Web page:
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However , residents in coastal areas are not the only people who will feel the ramifi- cations from such costly megaevents. Industry experts predict that policy premiums will rise, even if slightly, in all “ catastrophe-prone ” areas regardless of risk level to ensure ample backing of all policies within the risk pool. In Louisiana, the state Insurance Rating Commission has approved premium rate increases of over 23 percent in some cases. Many may even find it difficult to acquire insurance as companies pull out of these areas in favor of low-risk, “ safe ” markets (where policies may even decrease due to competition for low-risk policies). Those living in areas where no company will provide coverage have traditionally been able to find policies under state-provided “ pools ” like the Mississippi Wind Pool. However, even those resources are experiencing rate hikes over 250 percent. With no insurance options, many people in these affected areas are choosing to rebuild elsewhere in places where they are able to better protect themselves.
Some states are considering state-run hurricane insurance programs. Florida was the first to approve a measure that would lower insurance premiums by pledging up to $32 billion of state money to back insurers of homeowners whose houses have been damaged or destroyed by a hurricane. The money for this “ state catastrophic fund ” will come from increased taxes on houses and automobiles and on other types of insurance policies that are sold in Florida. Florida state officials, recognizing that, unlike floods, not all states are affected by hurricanes, have appealed to their neighbor states that share similar risks to join the program and make it more effective in the event of a future hurricane as destructive as Katrina.
Structural controls are controversial as a mitigation tool. Structural controls usually have been used to protect existing development. In doing so, they can have both positive and negative effects on the areas they are not protecting. In addition, as the name implies, they are used to control the hazard, not reduce it. Invariably, as was seen so graphically in the Midwest floods, the structures lose control and nature wins; however, in some cir- cumstances, structural controls are the only alternative.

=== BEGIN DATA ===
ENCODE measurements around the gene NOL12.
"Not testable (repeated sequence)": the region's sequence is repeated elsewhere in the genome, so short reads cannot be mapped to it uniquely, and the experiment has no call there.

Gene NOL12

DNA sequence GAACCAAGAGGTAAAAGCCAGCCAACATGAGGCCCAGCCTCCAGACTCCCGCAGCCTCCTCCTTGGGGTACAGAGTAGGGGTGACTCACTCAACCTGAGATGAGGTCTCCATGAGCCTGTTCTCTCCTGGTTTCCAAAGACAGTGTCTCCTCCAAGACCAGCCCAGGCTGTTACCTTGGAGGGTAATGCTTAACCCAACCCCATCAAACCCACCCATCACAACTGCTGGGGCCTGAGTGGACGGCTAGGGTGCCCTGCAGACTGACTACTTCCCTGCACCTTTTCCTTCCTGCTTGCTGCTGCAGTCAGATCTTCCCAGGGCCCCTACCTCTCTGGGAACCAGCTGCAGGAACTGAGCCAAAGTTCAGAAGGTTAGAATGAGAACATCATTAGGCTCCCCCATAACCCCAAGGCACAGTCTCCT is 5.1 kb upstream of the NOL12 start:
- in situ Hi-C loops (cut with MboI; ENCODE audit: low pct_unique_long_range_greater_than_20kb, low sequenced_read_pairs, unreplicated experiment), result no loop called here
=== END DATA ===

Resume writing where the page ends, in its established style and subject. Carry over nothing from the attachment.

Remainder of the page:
The most common form of structural control is the levee ( Figure 3-4 ). The U.S. Army Corps of Engineers has designed and built levees as flood-control structures across the United States. Levees are part of the aging infrastructure of America. As mitigation tools, they have obvious limitations. They can be overtopped or breached, as in the 1993 Midwest floods; they can give residents a false sense of safety that often promotes increased development; and they can exacerbate the hazard in other locations. After the 1993 floods, a major rethinking of dependency on levees has occurred. Efforts are being made to acquire structures built behind the levees, new design criteria are being considered, and other more wetland-friendly policies are being adopted. For a city like New Orleans, however, which is built below sea level and where relocation is impractical, levees can be used effectively to protect flood-prone areas.